Detroit’s ballooning deficits and large pension shortfall in December made it the largest U.S. city so far to become legally eligible for Chapter 9 bankruptcy.
It was emblematic of the growing crisis facing state and municipal pensions systems across the country. States have posted funding shortfalls of more than $1 trillion.
A new analysis by The Geneva Association, an international insurance economics think tank, suggests that nonpayment of annual required contributions and excessive reliance on single sources of funding in pension planning are among the biggest challenges to overcome.
The report references a 2010 report by the Pew Center on the States, which found that the huge shortfall facing state and local retirement systems was due to policy choices and a lack of fiscal discipline, namely, failure to make annual payments for pensions systems at actuarially recommended levels and expanding benefits without considering their long-term costs.
Thirty-four states had a funding level below 80%, Pew reported.
Financing retirement is an ever-growing challenge because of higher life expectancy and low fertility rates. The Geneva Association noted it had long advocated a four-pillar approach to sound pension planning:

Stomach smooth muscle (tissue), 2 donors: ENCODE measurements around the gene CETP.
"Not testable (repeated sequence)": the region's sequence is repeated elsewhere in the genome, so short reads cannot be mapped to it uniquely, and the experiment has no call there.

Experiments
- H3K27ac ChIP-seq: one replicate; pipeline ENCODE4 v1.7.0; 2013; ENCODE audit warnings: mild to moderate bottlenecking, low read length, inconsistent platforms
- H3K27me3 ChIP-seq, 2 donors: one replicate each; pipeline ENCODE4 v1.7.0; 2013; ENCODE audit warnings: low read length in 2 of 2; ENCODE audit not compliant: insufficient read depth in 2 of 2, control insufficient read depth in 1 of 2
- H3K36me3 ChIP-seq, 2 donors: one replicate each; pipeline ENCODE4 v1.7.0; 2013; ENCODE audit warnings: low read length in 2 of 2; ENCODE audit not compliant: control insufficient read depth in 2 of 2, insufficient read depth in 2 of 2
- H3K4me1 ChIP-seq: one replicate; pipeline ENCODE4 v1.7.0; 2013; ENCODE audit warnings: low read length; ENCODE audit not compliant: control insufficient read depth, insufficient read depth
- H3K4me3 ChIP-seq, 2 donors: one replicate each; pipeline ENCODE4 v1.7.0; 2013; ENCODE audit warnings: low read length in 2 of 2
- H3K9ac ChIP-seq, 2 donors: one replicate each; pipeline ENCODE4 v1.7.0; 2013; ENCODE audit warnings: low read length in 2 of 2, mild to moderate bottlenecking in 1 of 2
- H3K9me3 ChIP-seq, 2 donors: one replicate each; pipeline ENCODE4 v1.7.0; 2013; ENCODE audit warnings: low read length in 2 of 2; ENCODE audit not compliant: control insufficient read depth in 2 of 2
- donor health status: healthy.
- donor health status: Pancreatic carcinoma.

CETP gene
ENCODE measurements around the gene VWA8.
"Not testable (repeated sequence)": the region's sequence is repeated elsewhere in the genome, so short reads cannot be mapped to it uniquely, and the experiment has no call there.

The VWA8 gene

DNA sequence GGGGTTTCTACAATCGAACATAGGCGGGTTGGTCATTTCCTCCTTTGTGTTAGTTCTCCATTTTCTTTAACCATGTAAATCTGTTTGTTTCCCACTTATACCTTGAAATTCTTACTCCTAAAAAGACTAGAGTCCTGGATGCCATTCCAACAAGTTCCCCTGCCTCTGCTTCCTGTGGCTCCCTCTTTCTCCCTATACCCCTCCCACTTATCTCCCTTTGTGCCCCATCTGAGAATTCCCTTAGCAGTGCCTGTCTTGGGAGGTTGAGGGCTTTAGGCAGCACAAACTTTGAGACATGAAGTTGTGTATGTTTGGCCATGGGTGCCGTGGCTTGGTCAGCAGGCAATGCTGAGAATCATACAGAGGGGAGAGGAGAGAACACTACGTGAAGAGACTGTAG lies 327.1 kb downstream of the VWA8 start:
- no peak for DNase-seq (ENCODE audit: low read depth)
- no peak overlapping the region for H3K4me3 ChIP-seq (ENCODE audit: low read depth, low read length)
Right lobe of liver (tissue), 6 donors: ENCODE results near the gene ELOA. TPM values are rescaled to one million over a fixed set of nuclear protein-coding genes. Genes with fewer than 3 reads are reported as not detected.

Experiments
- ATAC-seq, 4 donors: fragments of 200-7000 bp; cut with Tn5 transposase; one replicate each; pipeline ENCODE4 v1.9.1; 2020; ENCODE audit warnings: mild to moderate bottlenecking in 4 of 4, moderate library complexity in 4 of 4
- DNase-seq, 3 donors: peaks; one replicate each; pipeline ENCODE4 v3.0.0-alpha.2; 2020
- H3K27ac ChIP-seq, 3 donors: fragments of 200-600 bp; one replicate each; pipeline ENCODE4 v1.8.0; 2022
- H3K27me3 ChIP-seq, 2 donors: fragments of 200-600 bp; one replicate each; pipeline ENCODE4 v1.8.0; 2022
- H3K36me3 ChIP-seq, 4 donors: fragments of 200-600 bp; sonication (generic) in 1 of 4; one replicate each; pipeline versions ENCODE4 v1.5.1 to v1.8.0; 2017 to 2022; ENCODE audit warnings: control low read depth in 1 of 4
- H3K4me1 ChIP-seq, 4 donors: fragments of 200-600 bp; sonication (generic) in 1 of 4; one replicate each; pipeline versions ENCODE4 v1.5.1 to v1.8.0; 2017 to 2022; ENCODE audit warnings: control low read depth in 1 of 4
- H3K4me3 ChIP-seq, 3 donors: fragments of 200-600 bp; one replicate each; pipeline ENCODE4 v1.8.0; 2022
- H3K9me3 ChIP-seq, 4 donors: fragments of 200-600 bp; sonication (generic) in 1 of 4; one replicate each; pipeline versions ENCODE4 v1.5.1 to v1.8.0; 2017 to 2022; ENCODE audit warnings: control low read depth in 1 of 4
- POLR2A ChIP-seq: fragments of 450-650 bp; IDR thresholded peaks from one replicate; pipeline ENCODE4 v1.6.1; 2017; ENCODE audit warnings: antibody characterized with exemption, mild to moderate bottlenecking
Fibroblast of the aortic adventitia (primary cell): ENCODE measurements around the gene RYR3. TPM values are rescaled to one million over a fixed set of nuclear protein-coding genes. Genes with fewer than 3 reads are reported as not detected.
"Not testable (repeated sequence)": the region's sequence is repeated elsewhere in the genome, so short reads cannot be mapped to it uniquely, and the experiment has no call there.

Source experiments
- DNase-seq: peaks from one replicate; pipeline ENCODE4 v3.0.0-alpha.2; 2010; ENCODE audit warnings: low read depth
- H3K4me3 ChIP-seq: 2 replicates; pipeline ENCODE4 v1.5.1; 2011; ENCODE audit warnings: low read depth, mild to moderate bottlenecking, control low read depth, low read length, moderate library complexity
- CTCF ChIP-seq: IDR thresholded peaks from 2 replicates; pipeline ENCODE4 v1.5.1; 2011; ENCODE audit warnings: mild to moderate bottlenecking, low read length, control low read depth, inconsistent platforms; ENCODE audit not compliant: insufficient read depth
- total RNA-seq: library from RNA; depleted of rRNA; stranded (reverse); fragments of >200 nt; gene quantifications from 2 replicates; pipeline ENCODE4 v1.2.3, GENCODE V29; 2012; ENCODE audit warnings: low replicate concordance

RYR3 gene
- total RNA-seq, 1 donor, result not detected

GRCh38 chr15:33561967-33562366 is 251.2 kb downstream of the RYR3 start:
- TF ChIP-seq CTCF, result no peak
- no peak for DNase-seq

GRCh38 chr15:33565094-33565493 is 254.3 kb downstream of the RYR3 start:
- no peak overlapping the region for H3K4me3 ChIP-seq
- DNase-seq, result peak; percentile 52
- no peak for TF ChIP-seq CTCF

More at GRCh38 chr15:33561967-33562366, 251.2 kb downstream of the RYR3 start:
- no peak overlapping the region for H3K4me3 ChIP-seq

- A universal public system such as Social Security
- An occupational pensions system supported by employers under government financial supervision
- Private savings using financial intermediaries
- Continued employment through the removal of barriers to partial employment of retirees.
The analysis found that excessive reliance on one of the four pillars — particularly a public system or private savings only — strained public finances or an individual’s ability to finance retirement adequately.
It also highlighted the unnecessary losses of human capital resulting from restrictions on the employment of retirees. Human capital, the ability to earn income, should be valued, particularly in societies with aging populations, the think tank said.
In contrast, the report said, a four-pillar structure offers a balance between socially desirable, yet socially costly, income protection benefits (first and second pillars) and realistically priced benefits that are potentially unaffordable to poorer workers (third and fourth pillars).
The report said the solution the U.S. public pensions crisis would not come from financial operations, but must come from real reform.
“[A solution] must come from real reform that at least lowers or eliminates bankruptcy costs and establishes better governance,” the study’s author Krzysztof Ostaszewski, actuarial program director at Illinois State University, said in a statement.
“The ultimate fate of public pension plans in the U.S. depends on the willingness of plan sponsors to pay for them.”